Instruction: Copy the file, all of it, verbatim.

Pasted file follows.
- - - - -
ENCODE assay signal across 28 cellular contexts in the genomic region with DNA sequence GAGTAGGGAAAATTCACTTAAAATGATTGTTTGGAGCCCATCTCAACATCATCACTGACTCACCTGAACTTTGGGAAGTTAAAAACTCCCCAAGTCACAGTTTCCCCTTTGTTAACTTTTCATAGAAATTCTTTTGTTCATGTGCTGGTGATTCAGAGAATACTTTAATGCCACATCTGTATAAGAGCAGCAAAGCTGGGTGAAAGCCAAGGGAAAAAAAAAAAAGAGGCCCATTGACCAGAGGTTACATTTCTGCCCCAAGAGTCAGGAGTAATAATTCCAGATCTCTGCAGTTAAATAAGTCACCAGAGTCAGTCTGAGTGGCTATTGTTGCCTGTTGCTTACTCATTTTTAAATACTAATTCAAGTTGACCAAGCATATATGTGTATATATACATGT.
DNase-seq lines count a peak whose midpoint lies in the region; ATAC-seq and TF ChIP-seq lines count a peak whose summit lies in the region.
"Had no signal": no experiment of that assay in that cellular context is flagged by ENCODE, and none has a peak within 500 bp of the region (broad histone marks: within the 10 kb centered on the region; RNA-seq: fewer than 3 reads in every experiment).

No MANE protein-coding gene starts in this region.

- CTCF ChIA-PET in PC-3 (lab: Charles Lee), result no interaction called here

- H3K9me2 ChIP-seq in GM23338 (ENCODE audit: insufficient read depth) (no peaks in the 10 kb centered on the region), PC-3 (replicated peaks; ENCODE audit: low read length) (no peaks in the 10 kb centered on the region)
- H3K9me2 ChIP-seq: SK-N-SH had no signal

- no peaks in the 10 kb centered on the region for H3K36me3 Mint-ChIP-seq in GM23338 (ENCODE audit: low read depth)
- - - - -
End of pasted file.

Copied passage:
ENCODE assay signal across 28 cellular contexts in the genomic region with DNA sequence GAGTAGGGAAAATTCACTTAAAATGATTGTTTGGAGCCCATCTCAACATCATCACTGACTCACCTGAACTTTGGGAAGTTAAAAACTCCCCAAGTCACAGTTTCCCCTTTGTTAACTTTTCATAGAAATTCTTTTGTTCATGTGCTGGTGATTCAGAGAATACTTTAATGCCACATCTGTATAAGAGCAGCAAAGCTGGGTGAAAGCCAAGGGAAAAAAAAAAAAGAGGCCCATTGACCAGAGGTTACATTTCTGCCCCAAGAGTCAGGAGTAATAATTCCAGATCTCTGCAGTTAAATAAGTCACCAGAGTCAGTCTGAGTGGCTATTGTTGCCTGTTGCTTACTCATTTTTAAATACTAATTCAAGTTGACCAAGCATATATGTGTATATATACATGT.
DNase-seq lines count a peak whose midpoint lies in the region; ATAC-seq and TF ChIP-seq lines count a peak whose summit lies in the region.
"Had no signal": no experiment of that assay in that cellular context is flagged by ENCODE, and none has a peak within 500 bp of the region (broad histone marks: within the 10 kb centered on the region; RNA-seq: fewer than 3 reads in every experiment).

No MANE protein-coding gene starts in this region.

- CTCF ChIA-PET in PC-3 (lab: Charles Lee), result no interaction called here

- H3K9me2 ChIP-seq in GM23338 (ENCODE audit: insufficient read depth) (no peaks in the 10 kb centered on the region), PC-3 (replicated peaks; ENCODE audit: low read length) (no peaks in the 10 kb centered on the region)
- H3K9me2 ChIP-seq: SK-N-SH had no signal

- no peaks in the 10 kb centered on the region for H3K36me3 Mint-ChIP-seq in GM23338 (ENCODE audit: low read depth)